The Doormat Singers

In the years 1964-1966, listeners to MIT campus radio station WTBS were sometimes privileged to hear the songs of the Doormat Singers. The Doormat Singers were Matt Fichtenbaum, MIT '66 and Dan Murphy, MIT '65. Both were closely associated with WTBS both as engineers and announcers. Dan Murphy notes "We both did vocals, and we both played guitars.  As Matt was a much better guitar player, sometimes it was only him playing, as on "Talking McCormick". Matt adds, "And since Dan was a far better singer, sometimes audiences were privileged to hear him solo, or double-tracked on 'Earth Sciences Building Song.'"

For more on Dan Murphy's post-Doormat-Singers folksinging, see "The Outpost and Other Odd Places"

The Songs:

Note: These are in .mp3 format. Each is about 2 megabytes in size.

  • "Earth Sciences Building Song" (tune and lyrics by Dan Murphy, performed by Dan Murphy singing with himself, double-tracked). [The Earth Sciences Building (later called the Green Building) was designed by the famous architect I. M. Pei. The configuration of the building in its surroundings caused huge blasts of wind to roar through its so-called "breezeway" (why an architect would believe that a building subject to Boston-area winter conditions needed a "breezeway" remains a mystery). The huge glass entry doors were very tall (to maximize their surface area) and had vertical handles strategically placed at the center of the door rather than the edge (to minimize the length of the lever arm). Consequently, on windy days, often even strong people could not open them. Pictures of the building here and here fail to show the plywood barriers erected every winter to block the wind. It was said at the time—I don't know whether it's true—that the architect's office objected strongly to the radomes and antennas, which may have had some incidental utility to the building's supposed purpose but which spoiled the sleek architectural lines. The multiple windowledges of the building created an interesting acoustic effect: when heard from the right locations at ground level, sharp sounds echoing off the building would be transformed into a rude noise.--DPBS]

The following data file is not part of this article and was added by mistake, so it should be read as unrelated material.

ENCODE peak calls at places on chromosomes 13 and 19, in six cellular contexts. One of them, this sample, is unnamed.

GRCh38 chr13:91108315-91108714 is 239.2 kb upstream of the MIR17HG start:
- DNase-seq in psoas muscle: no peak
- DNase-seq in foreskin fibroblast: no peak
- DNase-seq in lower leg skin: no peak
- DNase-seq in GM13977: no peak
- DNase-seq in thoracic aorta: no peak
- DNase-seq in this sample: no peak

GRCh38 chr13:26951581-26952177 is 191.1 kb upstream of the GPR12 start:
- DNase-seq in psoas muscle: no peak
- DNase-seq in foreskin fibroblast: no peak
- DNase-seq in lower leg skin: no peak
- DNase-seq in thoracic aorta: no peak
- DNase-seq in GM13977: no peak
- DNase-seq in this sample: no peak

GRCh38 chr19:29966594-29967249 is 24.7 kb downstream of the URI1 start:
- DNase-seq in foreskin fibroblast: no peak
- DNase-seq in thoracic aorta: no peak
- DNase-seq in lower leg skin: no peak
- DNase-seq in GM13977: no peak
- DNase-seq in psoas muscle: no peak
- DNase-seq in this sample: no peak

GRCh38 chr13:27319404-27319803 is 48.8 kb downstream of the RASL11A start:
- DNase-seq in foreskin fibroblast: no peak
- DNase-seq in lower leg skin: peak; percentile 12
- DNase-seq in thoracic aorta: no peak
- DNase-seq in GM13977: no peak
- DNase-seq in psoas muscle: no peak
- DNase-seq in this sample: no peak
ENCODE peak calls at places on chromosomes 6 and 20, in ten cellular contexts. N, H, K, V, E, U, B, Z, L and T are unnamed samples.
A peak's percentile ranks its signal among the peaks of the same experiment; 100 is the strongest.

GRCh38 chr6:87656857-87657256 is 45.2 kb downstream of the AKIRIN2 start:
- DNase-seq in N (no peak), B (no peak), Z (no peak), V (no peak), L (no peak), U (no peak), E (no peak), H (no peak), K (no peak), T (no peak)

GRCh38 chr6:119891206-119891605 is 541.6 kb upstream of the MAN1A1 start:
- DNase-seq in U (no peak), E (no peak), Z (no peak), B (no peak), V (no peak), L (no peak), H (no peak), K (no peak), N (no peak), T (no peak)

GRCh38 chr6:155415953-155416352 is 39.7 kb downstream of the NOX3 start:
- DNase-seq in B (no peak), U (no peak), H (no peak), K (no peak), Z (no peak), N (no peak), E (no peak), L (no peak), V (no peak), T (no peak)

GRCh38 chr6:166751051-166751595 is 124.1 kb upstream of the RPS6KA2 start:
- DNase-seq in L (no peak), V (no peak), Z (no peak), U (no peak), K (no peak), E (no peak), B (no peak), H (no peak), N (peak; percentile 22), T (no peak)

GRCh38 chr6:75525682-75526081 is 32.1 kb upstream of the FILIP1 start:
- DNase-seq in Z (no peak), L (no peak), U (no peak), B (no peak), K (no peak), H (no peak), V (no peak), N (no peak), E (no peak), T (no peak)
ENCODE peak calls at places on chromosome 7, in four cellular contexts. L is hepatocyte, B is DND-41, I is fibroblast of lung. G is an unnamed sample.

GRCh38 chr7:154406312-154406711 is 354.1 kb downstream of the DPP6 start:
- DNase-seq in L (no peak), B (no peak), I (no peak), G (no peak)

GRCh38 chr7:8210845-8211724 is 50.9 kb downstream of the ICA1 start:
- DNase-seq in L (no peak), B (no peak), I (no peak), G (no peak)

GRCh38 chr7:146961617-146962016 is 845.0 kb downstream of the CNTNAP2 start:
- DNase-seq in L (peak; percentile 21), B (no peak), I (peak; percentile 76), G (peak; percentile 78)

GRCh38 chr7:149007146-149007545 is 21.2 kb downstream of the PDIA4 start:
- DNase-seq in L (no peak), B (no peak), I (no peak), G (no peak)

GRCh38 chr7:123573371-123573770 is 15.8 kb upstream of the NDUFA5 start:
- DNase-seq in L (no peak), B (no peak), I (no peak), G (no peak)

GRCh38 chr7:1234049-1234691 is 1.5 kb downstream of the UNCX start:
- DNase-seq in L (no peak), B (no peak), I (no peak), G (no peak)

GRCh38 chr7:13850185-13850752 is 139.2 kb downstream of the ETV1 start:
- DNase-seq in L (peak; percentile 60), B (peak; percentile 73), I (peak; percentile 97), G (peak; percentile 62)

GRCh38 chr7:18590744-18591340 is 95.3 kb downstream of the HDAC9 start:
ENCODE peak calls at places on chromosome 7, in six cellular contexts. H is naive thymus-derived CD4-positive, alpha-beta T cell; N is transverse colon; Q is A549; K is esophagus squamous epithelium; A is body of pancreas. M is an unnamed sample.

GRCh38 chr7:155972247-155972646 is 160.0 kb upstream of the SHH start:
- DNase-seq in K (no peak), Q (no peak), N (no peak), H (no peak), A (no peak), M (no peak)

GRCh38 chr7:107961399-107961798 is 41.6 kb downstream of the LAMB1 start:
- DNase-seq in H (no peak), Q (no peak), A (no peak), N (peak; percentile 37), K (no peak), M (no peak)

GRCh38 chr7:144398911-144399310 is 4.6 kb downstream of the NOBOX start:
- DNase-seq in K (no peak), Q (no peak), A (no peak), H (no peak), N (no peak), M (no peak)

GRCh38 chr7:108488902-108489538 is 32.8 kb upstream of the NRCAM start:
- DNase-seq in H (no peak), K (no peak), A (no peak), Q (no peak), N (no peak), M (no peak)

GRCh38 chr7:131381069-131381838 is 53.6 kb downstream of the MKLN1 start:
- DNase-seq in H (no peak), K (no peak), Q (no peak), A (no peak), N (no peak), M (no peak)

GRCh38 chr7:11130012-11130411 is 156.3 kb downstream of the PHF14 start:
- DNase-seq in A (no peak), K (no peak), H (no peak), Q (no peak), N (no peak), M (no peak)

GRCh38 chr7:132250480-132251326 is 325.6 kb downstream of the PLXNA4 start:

• "Talking McCormick Hall." Dan Murphy comments: "no tune; the guitar line was typical of  talking blues as done by Woody Guthrie, Bob Dylan, and others." Words by Matt Fichtenbaum. [As the song relates, McCormick Hall was the first womens' dorm built at MIT. Prior to McCormick, co-eds were a rarily; I think the class of 1966 had about four. Shortly after McCormick opened, a sign reading "Co-Techs" made a brief appearance, demonstrating the male chauvinism, insensitivity, and lack of originality of MIT undergraduates of the day. I thought it was funny, and I think "Talking McCormick" is funny.--DPBS]

  • "The Institute Screw" (tune: Captain Woodstock's Courtship as recorded by Ian and Sylvia; lyrics: Dan Murphy and Matt Fichtenbaum) Dan Murphy comments: "Our words were reprinted in "Boston Broadside", the folk magazine of that era.  The editor asserted that we were actually'folk'.  Imagine that." See below for explanations of references, if needed.